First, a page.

GI Partners just expanded its very high profile ‘technology’ property portfolio. With its recent acquisition of KOMO Plaza for $276M, a state-of-the-art carrier hotel and data center facility, GI Partners now has the entire U.S. West Coast covered. As a leading alternative asset manager, San Francisco-based GI Partners also owns the iconic One Wilshire building, located in downtown Los Angeles, which serves as one of the most comprehensive U.S. network gateways to Asia and West Coast interconnection environments.
KOMO Plaza is located at 100 and 140 Fourth Avenue North in Seattle, WA – steps away from Seattle’s Space Needle. A highly resilient two-building campus, KOMO Plaza offers data center, network neutral interconnections and a class A office space across 294,000 square feet.
With a 15-year history of investing in data centers, carrier hotels and other technology-advantaged real estate, GI Partners has a very technology-focused approach to real estate. Both KOMO Plaza and One Wilshire offer enterprises, service providers, and telecommunication companies flexible and reliable infrastructure and unmatched access to domestic fiber routes and transpacific undersea cables.
“The acquisition of KOMO Plaza further expands GI’s portfolio of technology-advantaged real estate and exemplifies its strategy of leveraging the firm’s operational excellence, technical knowledge, and market expertise to acquire properties with significant critical building infrastructure,” stated Tony Lin, Director of GI Partners. “GI Partners is well positioned to offer tenants and users connectivity along the West Coast through KOMO Plaza and its sister carrier hotel, One Wilshire.”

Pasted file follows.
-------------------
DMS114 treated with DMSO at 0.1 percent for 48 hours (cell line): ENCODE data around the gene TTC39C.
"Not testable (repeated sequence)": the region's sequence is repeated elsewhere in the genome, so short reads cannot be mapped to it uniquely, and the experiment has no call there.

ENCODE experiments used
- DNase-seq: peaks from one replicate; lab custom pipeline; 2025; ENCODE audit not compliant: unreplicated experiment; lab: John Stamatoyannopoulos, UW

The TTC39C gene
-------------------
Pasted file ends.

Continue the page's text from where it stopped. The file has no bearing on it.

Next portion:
The transaction was brokered by Jones Lang LaSale Real Estate Services, Inc.
“This was a unique property in that it’s one of just three key telecommunications carrier hotels in the Northwestern United States and one of just two purpose-built telecommunications centers in Seattle,” said Conan Lee, Managing Director of Jones Lang LaSale Real Estate Services. “We continue to see very high demand for data centers in the region as the tech and media sectors work to expand their footprint.”
“This region, including Western Canada, has always attracted data center tenants because of the technology tenant base, the robust telecom infrastructure grid and the low latency to Asia,” added Lee. “However, a new demand has recently surged to support the need for content delivery and new telecommunications services.”